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that will be because of the sole competence. Article 2 specifically states:

It also says that member states will be able to do things themselves to carry out the policies that the Commission lays down.

It is as though the Opposition think that the Commission has a blank sheet and can write any law, which will then somehow be enforced. It is not a blank sheet. There are 27 columns that contain the parts of the Union: the 27 Prime Ministers, Chancellors and Foreign Secretaries. They write the script for the Commission, in the main, and the proposals are carried out on their behalf. The Commission can think up and propose ideas; it cannot carry them through without the Council or the European Parliament, if co-decision
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making applies. It is as though some organisation out there gives us instructions without our participation, which is nonsense.

Article 26 of the consolidated treaties, on the internal market, states in paragraph 3:

That is what happens in the creation of an internal market. The Council decides after a proposal from the Commission what should be put into the internal market rule. Let us consider article 22, under title II of the consolidated treaties, which is entitled, “Free movement of goods”. It is important that we accept that it says clearly that there should be free movement of goods—and of people. Let me ensure that I make it clear, as I do not want to misquote these wonderful and important articles. Article 28 says that we will provide a customs union—a move that was criticised roundly by the hon. Member for Stone—and that there should be a free movement of goods in that union.

How can anyone say that the EU is a failure, as the hon. Member for Stone did? It is clear that when the barriers to trade in the EU were brought down, many companies came to the UK so that they could trade in the EU. That was certainly the case in my constituency. At one time, Scotland was the source of more televisions and computers for Europe than any other country in the EU. Those were boom years for the Scottish economy, using the free movement of goods title.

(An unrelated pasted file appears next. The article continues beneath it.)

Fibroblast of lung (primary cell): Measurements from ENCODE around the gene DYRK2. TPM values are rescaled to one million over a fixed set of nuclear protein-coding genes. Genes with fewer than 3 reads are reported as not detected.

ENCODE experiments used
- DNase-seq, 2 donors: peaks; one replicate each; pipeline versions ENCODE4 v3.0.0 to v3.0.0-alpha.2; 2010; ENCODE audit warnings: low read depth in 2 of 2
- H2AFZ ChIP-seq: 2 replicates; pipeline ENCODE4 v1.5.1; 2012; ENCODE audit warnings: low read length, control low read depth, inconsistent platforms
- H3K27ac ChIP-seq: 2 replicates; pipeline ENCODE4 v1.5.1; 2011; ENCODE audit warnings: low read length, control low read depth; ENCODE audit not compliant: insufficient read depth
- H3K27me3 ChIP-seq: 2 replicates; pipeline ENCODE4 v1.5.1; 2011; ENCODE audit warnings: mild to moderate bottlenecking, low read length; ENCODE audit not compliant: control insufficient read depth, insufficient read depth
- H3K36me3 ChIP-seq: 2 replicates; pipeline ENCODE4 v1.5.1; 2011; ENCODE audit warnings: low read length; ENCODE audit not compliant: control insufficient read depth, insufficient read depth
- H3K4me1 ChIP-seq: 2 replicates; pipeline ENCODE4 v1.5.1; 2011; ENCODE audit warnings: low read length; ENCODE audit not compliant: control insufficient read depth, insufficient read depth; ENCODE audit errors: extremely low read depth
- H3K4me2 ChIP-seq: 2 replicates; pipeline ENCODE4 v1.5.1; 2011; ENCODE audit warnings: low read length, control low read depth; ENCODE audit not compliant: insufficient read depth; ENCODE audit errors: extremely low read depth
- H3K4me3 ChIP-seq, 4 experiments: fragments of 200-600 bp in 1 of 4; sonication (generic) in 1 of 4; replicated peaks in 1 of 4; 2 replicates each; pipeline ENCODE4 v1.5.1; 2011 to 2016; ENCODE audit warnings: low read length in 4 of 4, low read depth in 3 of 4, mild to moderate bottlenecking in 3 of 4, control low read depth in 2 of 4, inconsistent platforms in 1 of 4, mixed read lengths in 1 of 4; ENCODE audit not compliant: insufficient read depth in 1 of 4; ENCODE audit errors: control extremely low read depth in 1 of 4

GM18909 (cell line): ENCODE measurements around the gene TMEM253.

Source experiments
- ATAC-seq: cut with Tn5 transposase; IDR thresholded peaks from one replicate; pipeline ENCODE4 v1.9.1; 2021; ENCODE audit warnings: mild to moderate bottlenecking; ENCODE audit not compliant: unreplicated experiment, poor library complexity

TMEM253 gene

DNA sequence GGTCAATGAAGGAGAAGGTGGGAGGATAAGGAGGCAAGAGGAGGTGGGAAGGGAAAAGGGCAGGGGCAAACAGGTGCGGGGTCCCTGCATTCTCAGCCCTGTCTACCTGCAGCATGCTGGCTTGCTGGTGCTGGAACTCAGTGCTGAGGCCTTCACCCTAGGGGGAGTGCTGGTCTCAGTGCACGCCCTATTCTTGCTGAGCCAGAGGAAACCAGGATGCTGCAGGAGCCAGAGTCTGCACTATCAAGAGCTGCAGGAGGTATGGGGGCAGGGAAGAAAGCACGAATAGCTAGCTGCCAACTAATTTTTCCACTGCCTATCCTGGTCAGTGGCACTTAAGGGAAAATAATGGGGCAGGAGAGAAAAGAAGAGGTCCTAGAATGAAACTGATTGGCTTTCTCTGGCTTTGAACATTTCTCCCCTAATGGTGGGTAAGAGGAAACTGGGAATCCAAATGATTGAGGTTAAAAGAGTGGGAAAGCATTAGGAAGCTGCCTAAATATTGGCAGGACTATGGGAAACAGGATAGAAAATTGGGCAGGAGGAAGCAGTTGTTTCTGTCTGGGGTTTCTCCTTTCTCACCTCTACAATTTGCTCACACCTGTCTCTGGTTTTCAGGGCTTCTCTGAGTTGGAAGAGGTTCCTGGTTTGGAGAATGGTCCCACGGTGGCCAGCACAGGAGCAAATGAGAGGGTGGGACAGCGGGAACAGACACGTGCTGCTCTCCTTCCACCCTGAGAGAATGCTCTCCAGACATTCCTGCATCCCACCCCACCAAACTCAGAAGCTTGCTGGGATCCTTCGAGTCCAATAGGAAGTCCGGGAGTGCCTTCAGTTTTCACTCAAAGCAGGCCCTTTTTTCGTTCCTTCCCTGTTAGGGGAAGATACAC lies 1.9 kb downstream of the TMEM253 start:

Mr. Cash: Why does the hon. Gentleman believe that a customs union is necessary in order to be able to trade between different countries, whether in Europe or in the rest of the world? We need free trade throughout the world to enable people to do exactly what he would like; we do not need a customs union or a European Union, with all these exclusive competences, to do so.

Michael Connarty: If that is the case, why was Scotland a bit of a wasteland for manufacturing under the Conservative Government until we joined the EU? When we joined the EU, Scotland was suddenly part of a larger union with free movement and clear rules about tariff barriers. The treaty contains rules about not only tariff barriers but other technical barriers that tried to stop the free movement. We had the benefits about which I am talking because we moved into the larger free market zone. [ Interruption. ] The hon. Member for Stone can protest from a sedentary position if he likes. He does not like the other parts of the EU, and maybe he does not like parts of the customs union, but it is a fact that his constituents and mine benefited—and continue to benefit—from being part of that larger union.

We had some controversy about service liberalisation, which is dealt with in articles 56 to 61 in chapter 3 of title IV. I would be worried about that too if we did not have the protocol on goods of common interest to which I referred earlier, but we need free markets, without barriers, in goods and services, and in services provided by individuals.

Articles 107 and 108 in chapter 1, section 2 of title VII deal with state aid. They are fundamental to what the Commission will do, and they make very clear what will happen in respect of state aid. Article 107 states:

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Every year. the European Scrutiny Committee sees reports that deal with investigations into state aid—

Mr. Cash: Here they are!

Michael Connarty: I see that the hon. Member for Stone has the relevant papers. I shall not read from them, but it is the Commission that will break down the barriers and make sure that, in the absence of joint competence, countries will not get away with subsidising their steel industries or transport networks so that they can undermine people in our jurisdictions.

In the consolidated text, chapter 1 of title VII contains rules on competition. Along with section 2, article 107 of the same title, it is fundamental to what we believe in. My hon. Friend the Member for Hemsworth (Jon Trickett) referred earlier to the rules on competition policy. The text also states that the Council “shall act unanimously”, and then lists the areas in which it has unanimity when it comes to controlling the instructions given to the Commission on matters of competition, and especially international competition.